That must be how the fewer than 950 locals feel each summer as the hordes invade this pretty Austrian town on the edge of the Hallstätter See, the Hallstatt Lake.
The world’s first known salt mine is just above the town, although we didn’t have time to visit it and the adjoining museum during our trip last summer.
Hallstatt has been inhabited for millennia, but it first appears as a market town in 1311, illustrating that it had a certain economic importance.
The salt mines were in operation until the mid-twentieth century.
Today, it’s a beautiful place to visit and explore, but on summer days such as the one we visited on, the waves of tour buses can feel a bit claustrophobic and Disneylandesque. On the day we saw Halstatt, half of China’s population seemed to also be in town.
It’s probably best to try to explore early in the morning or later afternoon, or perhaps stay overnight to enjoy the pretty town in silence. That’s what I’ll be doing next time.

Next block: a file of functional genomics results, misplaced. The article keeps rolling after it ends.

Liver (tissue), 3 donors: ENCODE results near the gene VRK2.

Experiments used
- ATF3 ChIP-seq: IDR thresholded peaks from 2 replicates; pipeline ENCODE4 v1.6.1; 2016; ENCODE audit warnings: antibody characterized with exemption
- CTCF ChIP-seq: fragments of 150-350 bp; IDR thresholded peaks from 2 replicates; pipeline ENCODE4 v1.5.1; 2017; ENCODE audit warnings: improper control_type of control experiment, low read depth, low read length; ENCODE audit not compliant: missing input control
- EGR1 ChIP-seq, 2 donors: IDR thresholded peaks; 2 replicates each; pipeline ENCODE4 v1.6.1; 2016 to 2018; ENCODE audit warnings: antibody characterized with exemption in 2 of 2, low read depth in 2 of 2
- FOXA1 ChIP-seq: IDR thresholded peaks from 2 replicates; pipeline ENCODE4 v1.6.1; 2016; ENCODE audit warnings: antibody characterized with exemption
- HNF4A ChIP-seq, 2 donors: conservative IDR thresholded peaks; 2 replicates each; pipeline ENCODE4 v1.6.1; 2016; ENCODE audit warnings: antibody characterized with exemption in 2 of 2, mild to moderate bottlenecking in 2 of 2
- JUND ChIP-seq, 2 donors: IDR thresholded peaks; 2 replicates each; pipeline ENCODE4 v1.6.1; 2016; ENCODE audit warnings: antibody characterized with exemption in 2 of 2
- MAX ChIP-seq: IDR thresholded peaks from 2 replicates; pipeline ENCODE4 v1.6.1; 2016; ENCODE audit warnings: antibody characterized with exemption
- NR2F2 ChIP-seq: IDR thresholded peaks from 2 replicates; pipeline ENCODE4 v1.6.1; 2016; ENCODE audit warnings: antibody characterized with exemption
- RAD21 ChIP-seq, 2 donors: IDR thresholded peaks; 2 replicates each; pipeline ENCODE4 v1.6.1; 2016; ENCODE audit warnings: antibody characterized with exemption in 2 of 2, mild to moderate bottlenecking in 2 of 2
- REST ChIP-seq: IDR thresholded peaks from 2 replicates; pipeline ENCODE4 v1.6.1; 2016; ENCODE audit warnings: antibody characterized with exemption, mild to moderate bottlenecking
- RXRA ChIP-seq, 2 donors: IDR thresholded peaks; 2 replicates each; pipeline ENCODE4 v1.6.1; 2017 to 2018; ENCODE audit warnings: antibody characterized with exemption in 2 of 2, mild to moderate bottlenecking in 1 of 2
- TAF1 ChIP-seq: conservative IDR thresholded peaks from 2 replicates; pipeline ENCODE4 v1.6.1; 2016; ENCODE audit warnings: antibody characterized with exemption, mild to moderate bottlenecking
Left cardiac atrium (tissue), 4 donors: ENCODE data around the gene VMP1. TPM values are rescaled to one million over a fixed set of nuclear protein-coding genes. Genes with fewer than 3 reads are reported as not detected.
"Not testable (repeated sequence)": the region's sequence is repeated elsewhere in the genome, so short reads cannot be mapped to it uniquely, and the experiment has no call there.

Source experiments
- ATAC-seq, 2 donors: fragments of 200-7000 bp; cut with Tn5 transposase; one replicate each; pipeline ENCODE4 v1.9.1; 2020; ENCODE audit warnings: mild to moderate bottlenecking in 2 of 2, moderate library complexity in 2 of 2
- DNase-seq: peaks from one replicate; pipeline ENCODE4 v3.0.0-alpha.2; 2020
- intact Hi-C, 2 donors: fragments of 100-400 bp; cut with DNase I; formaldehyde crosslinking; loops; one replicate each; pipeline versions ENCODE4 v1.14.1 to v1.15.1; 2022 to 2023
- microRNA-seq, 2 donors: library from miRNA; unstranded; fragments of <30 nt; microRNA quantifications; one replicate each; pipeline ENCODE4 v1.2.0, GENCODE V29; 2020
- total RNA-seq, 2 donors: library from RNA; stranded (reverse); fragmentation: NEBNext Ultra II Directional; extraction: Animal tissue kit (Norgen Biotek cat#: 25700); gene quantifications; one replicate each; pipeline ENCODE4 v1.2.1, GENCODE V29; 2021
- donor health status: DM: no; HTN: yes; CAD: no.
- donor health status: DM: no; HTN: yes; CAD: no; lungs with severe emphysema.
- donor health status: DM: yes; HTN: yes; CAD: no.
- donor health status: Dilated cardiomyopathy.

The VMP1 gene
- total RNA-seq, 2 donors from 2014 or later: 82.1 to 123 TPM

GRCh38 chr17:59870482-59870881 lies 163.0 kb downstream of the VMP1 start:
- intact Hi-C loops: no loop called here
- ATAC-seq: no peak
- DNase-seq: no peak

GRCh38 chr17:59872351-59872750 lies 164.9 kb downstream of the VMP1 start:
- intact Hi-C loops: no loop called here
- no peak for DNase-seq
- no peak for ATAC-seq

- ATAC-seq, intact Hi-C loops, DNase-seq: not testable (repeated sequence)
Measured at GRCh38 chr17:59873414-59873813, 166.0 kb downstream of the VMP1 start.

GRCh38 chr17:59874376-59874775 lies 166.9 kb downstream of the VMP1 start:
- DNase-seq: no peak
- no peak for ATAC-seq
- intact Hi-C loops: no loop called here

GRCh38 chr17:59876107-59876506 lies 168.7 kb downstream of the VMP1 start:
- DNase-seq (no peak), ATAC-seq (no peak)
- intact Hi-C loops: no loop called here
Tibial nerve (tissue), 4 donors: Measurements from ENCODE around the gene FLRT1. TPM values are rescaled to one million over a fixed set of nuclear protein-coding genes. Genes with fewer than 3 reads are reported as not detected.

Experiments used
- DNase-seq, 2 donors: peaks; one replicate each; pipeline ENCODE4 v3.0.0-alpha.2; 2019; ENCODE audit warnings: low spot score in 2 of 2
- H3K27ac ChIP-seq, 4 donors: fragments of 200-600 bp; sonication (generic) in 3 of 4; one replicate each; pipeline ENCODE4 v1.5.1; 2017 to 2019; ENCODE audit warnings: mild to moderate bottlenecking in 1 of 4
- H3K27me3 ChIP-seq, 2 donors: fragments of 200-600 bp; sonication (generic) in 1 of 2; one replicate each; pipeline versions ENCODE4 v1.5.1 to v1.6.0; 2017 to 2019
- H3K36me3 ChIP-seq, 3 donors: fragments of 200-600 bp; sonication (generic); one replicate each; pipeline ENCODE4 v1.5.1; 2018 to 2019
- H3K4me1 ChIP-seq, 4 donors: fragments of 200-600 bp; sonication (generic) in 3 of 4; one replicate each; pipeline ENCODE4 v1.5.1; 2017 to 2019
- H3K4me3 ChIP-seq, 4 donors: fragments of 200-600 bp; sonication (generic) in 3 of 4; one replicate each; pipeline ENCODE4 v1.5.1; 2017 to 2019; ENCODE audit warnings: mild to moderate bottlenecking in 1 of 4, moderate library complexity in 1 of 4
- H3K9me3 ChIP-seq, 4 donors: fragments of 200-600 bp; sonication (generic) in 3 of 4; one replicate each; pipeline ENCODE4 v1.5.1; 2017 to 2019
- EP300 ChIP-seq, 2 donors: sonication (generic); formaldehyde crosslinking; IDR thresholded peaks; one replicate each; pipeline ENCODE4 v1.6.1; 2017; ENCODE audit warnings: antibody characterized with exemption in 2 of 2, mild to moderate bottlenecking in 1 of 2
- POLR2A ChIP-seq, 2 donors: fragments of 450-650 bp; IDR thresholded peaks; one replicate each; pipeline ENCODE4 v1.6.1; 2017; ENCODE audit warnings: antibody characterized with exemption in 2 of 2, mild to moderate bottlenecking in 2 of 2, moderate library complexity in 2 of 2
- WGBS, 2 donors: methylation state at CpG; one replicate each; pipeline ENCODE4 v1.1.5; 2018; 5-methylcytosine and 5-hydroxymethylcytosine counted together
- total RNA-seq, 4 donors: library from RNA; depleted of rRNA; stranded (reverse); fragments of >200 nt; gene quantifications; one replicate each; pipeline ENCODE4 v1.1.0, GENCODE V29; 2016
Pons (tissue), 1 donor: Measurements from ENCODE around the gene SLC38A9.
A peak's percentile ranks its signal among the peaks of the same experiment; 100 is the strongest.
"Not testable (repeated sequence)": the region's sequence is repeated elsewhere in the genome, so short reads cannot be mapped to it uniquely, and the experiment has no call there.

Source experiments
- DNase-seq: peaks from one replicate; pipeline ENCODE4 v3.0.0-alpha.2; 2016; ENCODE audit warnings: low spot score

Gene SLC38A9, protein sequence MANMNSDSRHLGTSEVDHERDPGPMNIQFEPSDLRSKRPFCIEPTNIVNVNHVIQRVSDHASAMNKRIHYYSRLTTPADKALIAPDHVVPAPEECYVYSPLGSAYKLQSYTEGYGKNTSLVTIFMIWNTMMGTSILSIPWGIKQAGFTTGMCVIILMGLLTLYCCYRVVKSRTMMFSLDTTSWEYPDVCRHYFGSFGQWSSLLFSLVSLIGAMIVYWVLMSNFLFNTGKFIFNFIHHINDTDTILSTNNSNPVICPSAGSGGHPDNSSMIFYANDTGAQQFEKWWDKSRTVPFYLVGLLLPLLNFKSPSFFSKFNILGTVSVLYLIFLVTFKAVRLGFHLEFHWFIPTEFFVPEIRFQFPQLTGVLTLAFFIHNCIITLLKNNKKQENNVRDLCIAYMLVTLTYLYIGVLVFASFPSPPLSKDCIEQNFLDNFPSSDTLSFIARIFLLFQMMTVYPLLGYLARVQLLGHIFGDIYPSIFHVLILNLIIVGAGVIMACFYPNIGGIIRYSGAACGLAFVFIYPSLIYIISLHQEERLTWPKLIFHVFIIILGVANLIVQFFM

In the town itself, with its homes built almost over one another and into the hillside rising at the edge of the lake, there is little land available for a cemetery. For this reason, bodies are exhumed after 10 years and removed to an ossuary.
In the Charnel House chapel of the parish church, decorated skulls are on display, with their elaborate painting and calligraphy announcing the deceased’s name, profession and date of death. A moving, if macabre, display, and a powerful reminder of the passage of time …